You’d think it wouldn’t be all that easy to come up with the “winners” portion of a “winners and losers” slideshow for a 31-43 Chicago Cubs team.
But, surprisingly, it was.
Maybe that’s a sign of things improving on the North Side. Then again, maybe those few “winners” are easy to point out because it’s facile to spot giants in the land of dwarves.
But who should be considered the Cubs’ “winners” and “losers” of the first half of the season?
Well, to quote Calhoun Tubbs/David Alan Grier on “In Living Color": Like to hear it? Here it goes.
Brett Jackson makes this list despite not being on the MLB roster this season because he is not on the MLB roster.
Jackson could have opened the season in Chicago, but the Cubs wanted him to gain more practice on his new swing.
If things went right, then he most likely would have been called up by now—especially after David DeJesus went down with a shoulder sprain.
But the improvements shown during spring training have not translated to Triple-A. Prior to being placed on the minor league disabled list late last week, Jackson had a line of .223/.300/.327 and 77 strikeouts in 61 games with the Iowa Cubs.
And when DeJesus went down after spraining his shoulder on June 14, according to Gordon Wittenmyer of the Chicago Sun-Times, Jackson was not even in the discussion to serve as his replacement.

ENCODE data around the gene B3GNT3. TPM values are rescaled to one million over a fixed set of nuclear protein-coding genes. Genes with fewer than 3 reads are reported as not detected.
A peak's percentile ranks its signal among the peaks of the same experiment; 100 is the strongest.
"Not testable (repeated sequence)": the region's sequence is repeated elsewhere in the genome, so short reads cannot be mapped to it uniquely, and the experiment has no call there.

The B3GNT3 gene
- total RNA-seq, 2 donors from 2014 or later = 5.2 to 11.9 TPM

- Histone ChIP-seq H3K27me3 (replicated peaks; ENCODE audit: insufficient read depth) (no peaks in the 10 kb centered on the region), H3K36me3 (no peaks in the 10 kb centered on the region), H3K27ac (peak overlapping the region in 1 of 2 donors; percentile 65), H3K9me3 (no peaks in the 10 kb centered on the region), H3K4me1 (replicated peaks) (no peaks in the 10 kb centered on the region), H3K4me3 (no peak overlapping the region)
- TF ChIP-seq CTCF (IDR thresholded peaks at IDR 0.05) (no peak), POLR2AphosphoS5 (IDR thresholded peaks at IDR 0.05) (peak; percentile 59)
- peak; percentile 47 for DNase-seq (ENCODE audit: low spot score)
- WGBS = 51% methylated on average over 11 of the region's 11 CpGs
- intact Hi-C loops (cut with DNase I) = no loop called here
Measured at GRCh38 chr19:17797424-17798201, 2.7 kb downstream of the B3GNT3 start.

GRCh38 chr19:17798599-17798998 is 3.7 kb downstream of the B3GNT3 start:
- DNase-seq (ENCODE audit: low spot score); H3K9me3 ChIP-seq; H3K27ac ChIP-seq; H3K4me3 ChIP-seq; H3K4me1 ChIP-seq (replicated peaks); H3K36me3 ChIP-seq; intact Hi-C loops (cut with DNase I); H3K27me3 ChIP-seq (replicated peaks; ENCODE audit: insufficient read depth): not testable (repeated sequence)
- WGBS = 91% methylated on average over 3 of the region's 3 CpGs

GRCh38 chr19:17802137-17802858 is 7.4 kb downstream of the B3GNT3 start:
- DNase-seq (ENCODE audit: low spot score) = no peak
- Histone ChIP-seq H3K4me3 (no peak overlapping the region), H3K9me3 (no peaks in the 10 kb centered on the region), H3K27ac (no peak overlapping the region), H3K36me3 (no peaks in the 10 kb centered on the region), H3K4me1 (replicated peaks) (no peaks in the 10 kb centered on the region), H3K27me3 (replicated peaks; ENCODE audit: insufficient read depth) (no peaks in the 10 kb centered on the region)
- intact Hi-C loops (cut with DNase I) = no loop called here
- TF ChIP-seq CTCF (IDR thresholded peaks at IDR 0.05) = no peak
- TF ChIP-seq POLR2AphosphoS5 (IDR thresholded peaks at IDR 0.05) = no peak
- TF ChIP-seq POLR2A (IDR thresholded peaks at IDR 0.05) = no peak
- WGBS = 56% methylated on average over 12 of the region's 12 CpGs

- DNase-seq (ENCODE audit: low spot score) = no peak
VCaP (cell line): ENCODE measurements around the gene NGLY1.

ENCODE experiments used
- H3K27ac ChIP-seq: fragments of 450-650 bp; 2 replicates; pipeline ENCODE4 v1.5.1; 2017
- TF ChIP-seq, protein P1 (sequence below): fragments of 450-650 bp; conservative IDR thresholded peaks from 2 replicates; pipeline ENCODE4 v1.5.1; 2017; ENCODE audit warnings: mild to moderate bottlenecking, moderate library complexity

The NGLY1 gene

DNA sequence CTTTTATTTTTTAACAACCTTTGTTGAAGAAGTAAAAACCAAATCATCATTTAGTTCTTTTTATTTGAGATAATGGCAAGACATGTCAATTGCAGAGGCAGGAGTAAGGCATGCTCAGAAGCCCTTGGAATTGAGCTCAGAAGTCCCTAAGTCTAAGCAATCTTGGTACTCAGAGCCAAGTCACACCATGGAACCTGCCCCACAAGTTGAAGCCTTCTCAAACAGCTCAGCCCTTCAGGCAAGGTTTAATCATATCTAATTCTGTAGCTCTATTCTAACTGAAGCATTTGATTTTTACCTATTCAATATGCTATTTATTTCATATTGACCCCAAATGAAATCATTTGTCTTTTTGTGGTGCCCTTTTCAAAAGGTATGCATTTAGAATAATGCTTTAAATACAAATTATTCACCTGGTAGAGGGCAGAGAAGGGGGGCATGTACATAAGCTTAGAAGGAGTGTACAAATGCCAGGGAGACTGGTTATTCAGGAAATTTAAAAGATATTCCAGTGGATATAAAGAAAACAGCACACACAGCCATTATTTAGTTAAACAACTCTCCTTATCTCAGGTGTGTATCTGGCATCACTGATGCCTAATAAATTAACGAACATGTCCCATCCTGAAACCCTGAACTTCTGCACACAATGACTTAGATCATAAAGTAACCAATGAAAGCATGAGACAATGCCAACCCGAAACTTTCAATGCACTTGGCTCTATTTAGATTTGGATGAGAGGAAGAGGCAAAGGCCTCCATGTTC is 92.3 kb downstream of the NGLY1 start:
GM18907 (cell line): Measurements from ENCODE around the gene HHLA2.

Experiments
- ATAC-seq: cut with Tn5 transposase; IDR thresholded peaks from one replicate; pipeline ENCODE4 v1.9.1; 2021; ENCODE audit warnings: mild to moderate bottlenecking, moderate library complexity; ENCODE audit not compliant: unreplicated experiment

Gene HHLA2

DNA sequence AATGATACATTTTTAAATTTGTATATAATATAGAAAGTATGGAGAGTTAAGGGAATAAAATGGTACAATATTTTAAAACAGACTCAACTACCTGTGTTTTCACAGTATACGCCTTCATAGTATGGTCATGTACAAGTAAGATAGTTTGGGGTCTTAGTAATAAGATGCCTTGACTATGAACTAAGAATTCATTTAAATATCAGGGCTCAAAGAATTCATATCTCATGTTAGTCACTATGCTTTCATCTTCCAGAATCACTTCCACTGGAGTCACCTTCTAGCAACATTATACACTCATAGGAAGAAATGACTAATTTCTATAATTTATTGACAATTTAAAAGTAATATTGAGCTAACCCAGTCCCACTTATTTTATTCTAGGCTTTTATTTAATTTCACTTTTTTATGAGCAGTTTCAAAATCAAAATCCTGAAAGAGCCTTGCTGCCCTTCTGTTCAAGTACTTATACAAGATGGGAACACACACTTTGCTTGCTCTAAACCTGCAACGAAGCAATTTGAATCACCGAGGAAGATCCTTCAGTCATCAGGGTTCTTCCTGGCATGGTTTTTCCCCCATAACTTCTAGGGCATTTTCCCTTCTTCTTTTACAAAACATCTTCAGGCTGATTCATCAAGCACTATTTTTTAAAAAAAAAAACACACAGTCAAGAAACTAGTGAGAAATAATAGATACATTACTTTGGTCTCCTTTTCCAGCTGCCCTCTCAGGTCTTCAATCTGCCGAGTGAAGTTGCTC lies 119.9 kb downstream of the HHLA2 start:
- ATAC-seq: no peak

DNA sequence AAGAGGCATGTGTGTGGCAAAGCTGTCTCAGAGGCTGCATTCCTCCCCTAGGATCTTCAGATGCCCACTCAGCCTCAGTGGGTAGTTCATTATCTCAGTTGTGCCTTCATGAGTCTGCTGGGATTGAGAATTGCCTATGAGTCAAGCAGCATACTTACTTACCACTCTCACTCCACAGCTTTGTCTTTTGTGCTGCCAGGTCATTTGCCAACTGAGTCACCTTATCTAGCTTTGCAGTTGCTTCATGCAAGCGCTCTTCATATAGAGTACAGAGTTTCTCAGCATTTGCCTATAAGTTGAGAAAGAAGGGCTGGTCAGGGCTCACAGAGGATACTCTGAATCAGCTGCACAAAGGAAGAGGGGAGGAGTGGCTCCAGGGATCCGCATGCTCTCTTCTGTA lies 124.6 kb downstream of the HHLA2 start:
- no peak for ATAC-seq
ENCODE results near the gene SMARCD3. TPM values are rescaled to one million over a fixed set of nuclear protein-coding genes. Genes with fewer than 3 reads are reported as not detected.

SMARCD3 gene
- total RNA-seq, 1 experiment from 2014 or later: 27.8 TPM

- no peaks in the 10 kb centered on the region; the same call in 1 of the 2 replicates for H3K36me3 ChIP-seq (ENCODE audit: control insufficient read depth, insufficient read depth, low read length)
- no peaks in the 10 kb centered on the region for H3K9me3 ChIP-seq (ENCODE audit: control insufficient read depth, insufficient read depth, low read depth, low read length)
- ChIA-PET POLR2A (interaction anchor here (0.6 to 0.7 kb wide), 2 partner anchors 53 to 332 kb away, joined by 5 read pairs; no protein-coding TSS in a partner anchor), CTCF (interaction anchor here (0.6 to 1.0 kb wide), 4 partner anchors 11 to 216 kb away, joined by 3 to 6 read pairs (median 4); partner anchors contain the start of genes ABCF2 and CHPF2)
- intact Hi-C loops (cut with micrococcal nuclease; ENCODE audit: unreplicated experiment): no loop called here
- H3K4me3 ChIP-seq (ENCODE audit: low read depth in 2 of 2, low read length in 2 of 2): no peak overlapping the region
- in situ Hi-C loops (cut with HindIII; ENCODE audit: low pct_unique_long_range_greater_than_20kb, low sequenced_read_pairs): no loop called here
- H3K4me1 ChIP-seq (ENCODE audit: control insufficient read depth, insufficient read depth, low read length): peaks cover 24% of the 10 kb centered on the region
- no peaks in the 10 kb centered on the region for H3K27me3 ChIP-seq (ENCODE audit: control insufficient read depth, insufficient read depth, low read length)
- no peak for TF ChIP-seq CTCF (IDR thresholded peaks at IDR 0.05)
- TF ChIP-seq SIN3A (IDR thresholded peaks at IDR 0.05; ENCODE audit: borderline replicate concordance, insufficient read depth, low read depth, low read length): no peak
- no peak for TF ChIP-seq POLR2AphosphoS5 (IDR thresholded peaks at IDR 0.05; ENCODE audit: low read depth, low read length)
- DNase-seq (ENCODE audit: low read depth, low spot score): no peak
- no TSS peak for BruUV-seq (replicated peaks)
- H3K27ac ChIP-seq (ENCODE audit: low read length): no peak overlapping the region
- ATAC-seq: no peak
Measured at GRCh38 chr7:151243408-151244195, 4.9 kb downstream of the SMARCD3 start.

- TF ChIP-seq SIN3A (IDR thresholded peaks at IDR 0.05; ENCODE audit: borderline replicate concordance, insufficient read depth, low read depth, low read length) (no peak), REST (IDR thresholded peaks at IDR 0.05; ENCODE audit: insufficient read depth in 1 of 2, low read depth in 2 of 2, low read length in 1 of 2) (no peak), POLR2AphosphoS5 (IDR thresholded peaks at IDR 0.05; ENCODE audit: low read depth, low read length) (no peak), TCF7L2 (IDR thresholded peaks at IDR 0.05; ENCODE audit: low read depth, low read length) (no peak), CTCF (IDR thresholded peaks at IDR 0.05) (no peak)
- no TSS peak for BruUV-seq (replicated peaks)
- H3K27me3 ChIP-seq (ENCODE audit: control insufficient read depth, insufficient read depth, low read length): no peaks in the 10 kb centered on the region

After moving between starting and the bullpen last season with the Texas Rangers, Scott Feldman signed a one-year deal with the Cubs in hopes of establishing himself as a starting pitcher.
And that he has done.
Currently he sits at 6-6 with a 3.39 ERA, 25 walks, a .232 batting average against and a 1.15 WHIP—oh yeah, he also has one home run, eight RBI and a .355 slugging percentage.
Feldman’s first-half performance has legitimized him as a solid No. 3 starter and earned him the privilege of now being a hot commodity at the deadline.
Carlos Marmol struggled in the first half of the 2012 season before turning things around in the second half.
In the first half of the season, Marmol went 1-2 with a 5.61 ERA and gave up 20 hits, 16 earned runs, 28 free passes and eight saves in 25.2 innings of work.